Another book scratched off my "things I should have read in high school or college but somehow didn't" list. The Bell Jar probably wasn't the greatest thing to read after all the seriousness and suicide-talk in Richard Yates. But sometimes you get stuck in a theme and all the books you pick off the shelf seem to reflect one another. I started to pick up Susanna Kaysen's Girl, Interrupted a few days ago, but stopped myself. What is it about fall and winter that makes you want to read depressing material? Why are all the Oscar pictures shown in the dead of winter instead of the summer? You'd think we would try cheering ourselves up in bleak weather by watching/reading a bunch of fluff, and save the drama for the beach. Maybe I should read another of those zombie/classic lit mash-ups to lighten the mood.

From the The Bell Jar:

...I imagined Buddy saying, "Do you know what a poem is, Esther?"
"No, what?" I would say.

"A piece of dust."

Then just as he was smiling and starting to look proud, I would say, "So are the cadavers you cut up. So are the people you think you're curing. They're dust as dust as dust. I reckon a good poem lasts a whole lot longer than a hundred of those people put together."

And of course Buddy wouldn't have any answer to that, because what I said was true. People were made of nothing so much as dust, and I couldn't see that doctoring all that dust was a bit better than writing poems people would remember and repeat to themselves when they were unhappy or sick or couldn't sleep.

I saw my life branching out before me like the green fig tree in the story.

From the tip of every branch, like a fat purple fig, a wonderful future beckoned and winked. One fig was a husband and a happy home and children, and another fig was a famous poet and another fig was a brilliant professor, and another fig was Ee Gee, the amazing editor, and another fig was Europe and Africa and South America, and another fig was Constantin and Socrates and Attila and a pack of other lovers with queer names and offbeat professions, and another fig was an Olympic lady crew champion, and beyond and above these figs were many more figs I couldn't quite make out.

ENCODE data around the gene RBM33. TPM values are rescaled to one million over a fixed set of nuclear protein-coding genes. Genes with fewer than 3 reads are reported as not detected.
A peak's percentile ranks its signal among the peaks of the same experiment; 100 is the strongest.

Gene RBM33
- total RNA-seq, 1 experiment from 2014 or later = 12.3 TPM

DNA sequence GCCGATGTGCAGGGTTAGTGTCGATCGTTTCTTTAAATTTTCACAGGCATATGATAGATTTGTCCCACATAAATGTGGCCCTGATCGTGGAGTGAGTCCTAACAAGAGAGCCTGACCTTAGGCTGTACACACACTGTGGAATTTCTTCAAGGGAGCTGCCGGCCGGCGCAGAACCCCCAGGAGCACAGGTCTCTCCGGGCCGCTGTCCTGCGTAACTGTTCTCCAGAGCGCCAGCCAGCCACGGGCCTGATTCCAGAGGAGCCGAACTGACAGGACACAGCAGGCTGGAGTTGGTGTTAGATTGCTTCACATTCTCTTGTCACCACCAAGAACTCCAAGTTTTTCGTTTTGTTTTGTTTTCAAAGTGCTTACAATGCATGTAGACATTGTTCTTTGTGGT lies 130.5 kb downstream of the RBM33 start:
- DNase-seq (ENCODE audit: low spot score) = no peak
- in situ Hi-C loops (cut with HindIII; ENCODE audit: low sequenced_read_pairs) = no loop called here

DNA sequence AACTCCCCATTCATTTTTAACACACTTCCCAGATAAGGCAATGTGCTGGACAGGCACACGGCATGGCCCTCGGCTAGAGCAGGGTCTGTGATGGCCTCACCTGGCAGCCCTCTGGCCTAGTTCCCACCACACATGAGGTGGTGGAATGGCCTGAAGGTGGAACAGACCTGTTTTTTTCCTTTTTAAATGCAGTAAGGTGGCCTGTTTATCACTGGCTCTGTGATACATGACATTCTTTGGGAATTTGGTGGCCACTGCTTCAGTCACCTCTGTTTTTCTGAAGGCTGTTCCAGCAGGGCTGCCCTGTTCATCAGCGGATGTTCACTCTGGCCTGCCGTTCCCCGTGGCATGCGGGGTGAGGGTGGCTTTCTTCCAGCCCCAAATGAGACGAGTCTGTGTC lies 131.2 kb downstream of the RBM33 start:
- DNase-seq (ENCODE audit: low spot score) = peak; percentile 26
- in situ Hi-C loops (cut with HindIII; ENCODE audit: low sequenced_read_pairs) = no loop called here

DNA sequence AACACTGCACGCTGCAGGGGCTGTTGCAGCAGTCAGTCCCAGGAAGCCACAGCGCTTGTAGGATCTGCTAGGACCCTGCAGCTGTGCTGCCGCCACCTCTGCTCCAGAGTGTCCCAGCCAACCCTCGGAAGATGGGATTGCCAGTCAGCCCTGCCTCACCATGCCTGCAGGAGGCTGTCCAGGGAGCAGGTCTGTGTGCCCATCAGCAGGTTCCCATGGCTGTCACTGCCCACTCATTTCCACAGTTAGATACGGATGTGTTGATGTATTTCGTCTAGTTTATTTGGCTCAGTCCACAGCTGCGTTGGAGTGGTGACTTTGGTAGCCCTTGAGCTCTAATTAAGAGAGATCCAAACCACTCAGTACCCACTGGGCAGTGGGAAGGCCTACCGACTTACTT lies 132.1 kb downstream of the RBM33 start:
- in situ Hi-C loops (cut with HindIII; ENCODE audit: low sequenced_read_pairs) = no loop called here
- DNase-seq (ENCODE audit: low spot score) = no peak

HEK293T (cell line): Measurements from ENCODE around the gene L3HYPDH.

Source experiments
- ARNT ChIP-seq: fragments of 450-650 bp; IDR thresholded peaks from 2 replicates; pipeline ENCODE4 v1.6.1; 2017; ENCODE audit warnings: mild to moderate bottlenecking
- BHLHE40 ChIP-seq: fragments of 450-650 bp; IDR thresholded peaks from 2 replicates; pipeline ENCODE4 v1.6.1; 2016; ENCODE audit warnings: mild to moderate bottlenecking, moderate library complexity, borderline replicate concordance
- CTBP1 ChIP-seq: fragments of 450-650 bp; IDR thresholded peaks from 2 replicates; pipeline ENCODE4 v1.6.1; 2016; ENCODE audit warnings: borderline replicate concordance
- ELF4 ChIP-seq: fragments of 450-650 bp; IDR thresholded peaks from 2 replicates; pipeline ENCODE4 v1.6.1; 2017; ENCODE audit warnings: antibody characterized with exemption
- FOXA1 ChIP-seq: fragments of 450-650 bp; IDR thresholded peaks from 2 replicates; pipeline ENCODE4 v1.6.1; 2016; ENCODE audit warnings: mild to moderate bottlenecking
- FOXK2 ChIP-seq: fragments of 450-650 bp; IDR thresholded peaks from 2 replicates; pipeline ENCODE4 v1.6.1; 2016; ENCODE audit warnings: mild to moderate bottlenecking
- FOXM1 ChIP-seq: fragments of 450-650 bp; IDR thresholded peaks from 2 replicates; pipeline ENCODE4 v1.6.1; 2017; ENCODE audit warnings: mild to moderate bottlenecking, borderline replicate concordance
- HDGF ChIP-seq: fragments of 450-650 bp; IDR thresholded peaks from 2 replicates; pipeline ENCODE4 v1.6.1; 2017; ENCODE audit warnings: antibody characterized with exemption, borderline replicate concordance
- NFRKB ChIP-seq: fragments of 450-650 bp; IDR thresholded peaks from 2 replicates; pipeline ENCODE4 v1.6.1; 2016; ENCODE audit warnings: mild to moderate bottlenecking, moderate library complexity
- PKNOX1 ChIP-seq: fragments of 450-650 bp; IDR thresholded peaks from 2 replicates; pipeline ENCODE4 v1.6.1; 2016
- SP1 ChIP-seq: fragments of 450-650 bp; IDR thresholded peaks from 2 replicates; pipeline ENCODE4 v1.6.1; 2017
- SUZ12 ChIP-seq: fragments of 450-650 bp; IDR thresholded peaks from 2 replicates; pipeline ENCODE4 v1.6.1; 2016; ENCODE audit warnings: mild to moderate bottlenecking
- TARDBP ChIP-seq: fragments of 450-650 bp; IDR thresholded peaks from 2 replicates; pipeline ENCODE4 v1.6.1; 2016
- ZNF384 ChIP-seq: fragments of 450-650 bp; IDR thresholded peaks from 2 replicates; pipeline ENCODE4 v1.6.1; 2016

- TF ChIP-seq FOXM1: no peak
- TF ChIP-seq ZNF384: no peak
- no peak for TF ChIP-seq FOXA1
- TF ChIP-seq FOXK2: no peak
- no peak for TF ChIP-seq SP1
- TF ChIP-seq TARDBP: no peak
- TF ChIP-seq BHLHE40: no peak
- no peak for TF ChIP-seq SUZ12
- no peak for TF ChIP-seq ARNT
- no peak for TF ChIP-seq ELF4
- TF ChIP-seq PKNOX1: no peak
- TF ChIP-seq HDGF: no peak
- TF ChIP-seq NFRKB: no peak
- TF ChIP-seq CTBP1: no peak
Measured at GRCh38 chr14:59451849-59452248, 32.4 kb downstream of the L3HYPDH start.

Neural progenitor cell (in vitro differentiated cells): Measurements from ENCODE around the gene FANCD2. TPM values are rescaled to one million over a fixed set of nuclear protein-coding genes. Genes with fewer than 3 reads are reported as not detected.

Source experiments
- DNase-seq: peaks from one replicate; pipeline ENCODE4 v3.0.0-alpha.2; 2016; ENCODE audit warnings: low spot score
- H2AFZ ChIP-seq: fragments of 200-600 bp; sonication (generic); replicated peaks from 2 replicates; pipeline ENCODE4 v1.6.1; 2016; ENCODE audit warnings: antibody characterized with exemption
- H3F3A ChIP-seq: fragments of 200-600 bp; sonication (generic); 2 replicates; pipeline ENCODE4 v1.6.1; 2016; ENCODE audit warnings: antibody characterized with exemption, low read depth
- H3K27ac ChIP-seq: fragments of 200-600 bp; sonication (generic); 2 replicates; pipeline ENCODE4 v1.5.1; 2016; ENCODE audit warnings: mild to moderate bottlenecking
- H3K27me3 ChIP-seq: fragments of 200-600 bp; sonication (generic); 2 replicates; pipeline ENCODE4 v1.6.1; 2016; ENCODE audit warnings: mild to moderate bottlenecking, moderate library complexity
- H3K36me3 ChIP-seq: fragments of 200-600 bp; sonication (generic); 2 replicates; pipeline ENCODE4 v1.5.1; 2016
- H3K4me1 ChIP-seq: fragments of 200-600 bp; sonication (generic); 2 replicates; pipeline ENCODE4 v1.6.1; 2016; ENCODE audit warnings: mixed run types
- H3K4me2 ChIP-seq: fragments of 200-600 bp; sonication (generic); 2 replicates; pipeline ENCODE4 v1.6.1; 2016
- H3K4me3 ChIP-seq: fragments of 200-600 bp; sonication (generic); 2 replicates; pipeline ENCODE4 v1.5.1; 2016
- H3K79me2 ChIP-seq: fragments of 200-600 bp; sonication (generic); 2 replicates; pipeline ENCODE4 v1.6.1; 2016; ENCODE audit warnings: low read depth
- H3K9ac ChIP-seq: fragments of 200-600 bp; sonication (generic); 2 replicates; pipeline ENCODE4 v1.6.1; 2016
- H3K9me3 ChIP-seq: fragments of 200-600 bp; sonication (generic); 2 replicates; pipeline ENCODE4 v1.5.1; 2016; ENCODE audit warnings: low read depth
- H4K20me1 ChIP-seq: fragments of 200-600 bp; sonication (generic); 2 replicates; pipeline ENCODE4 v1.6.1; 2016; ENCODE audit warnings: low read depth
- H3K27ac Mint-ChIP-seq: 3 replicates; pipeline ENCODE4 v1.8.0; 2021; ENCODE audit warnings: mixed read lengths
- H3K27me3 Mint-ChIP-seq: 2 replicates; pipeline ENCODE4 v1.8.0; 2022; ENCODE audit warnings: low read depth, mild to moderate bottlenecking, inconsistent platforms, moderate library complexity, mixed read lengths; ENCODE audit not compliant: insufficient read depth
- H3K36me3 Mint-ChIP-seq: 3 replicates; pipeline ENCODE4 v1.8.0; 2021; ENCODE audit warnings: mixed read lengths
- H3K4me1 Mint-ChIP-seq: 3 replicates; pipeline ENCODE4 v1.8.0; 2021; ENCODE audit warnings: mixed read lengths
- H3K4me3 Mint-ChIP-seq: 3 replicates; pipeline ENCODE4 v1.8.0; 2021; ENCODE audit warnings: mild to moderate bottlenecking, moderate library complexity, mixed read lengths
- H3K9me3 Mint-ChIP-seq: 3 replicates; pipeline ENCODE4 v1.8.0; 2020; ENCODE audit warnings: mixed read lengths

I saw myself sitting in the crotch of this fig tree, starving to death, just because I couldn't make up my mind which of the figs I would choose. I wanted each and every one of them, but choosing one meant losing all the rest, and, as I sat there, unable to decide, the figs began to wrinkle and go black, and, one by one, they plopped to the ground at my feet.

And I'm not sure why I like the passage below so much. Maybe because I could see it sitting completely by itself, without the context of the rest of the novel, and still making sense. Or maybe it's because I love the phrase "silver and full of nothing".

"I'm so glad they're going to die."

Hilda arched her cat-limbs in a yawn, buried her head in her arms on the conference table and went back to sleep. A wisp of bilious green straw perched on her brow like a tropical bird.

Bile green. They were promoting it for fall, only Hilda, as usual, was half a year ahead of time. Bile green with black, bile green with white, bile green with nile green, its kissing cousin.

Fashion blurbs, silver and full of nothing, sent up their fishy bubbles in my brain. They surfaced with a hollow pop.

I'm so glad they're going to die.